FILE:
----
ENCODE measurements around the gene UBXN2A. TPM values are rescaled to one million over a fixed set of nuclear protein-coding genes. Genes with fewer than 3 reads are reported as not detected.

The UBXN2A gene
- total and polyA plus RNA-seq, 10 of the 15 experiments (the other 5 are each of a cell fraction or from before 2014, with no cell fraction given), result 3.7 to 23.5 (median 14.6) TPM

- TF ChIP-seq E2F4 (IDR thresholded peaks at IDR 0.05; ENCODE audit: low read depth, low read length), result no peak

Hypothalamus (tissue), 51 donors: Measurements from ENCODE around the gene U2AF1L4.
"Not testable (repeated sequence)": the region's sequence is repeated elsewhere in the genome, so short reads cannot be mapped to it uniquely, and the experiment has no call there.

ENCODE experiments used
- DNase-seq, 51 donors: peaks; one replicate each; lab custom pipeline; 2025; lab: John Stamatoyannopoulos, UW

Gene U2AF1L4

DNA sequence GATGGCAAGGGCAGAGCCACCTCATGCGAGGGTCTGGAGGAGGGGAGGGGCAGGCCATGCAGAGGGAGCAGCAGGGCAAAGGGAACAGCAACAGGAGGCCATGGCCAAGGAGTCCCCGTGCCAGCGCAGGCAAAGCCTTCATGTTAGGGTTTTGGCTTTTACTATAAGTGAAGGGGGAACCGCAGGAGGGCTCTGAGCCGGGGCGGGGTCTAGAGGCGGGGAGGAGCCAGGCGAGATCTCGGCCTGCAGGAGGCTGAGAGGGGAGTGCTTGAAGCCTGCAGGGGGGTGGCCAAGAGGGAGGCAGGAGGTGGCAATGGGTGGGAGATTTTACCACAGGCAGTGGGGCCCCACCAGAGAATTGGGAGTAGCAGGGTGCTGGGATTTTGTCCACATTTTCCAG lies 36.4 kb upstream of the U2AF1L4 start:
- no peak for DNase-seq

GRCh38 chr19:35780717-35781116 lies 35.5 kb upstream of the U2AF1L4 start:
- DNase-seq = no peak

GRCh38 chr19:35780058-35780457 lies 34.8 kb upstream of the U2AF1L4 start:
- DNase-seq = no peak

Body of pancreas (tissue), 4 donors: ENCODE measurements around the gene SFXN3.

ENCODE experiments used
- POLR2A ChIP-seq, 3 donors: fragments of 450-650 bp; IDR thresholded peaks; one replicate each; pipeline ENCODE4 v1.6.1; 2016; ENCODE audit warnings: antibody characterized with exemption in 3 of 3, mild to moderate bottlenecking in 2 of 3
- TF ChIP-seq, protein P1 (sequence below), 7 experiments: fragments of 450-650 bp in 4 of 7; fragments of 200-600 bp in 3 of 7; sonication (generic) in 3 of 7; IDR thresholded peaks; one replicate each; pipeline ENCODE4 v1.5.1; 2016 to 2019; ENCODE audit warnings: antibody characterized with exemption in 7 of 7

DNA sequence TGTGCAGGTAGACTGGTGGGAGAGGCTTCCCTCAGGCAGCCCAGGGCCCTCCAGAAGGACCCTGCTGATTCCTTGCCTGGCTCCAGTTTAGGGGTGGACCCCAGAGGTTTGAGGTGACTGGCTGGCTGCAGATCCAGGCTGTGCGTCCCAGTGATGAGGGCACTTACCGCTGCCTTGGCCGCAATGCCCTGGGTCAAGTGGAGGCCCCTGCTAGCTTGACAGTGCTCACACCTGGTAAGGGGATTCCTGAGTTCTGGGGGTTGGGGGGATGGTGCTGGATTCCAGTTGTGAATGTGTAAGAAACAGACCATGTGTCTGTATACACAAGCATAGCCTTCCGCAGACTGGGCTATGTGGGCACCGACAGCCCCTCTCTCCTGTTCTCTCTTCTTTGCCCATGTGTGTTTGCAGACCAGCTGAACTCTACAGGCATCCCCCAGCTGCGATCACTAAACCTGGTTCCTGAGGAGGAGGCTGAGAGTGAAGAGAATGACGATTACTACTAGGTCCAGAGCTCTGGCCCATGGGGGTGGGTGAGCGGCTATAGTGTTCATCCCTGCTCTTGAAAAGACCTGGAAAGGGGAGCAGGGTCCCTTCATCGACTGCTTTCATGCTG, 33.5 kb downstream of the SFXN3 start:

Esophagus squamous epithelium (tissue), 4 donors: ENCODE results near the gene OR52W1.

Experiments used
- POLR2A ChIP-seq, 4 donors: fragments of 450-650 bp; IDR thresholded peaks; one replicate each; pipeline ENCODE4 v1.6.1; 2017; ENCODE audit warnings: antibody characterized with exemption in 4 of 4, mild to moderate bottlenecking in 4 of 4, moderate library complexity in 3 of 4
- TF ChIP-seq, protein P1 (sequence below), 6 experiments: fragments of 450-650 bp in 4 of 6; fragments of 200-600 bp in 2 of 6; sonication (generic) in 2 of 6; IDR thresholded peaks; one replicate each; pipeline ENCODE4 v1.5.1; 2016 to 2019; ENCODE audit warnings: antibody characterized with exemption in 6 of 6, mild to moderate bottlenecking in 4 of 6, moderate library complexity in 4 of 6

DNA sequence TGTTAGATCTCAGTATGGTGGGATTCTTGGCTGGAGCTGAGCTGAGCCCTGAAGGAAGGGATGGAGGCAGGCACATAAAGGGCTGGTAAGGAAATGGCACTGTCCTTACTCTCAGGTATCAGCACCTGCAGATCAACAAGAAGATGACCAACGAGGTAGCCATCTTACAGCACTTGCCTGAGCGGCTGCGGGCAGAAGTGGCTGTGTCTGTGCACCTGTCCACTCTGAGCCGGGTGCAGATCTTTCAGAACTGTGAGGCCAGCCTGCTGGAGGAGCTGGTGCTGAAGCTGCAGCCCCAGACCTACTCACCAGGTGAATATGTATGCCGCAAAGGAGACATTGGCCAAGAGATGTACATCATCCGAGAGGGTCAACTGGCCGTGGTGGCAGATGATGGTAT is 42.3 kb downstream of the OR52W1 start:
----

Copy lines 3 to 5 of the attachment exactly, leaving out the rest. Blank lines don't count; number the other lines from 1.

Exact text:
- total and polyA plus RNA-seq, 10 of the 15 experiments (the other 5 are each of a cell fraction or from before 2014, with no cell fraction given), result 3.7 to 23.5 (median 14.6) TPM

- TF ChIP-seq E2F4 (IDR thresholded peaks at IDR 0.05; ENCODE audit: low read depth, low read length), result no peak

Hypothalamus (tissue), 51 donors: Measurements from ENCODE around the gene U2AF1L4.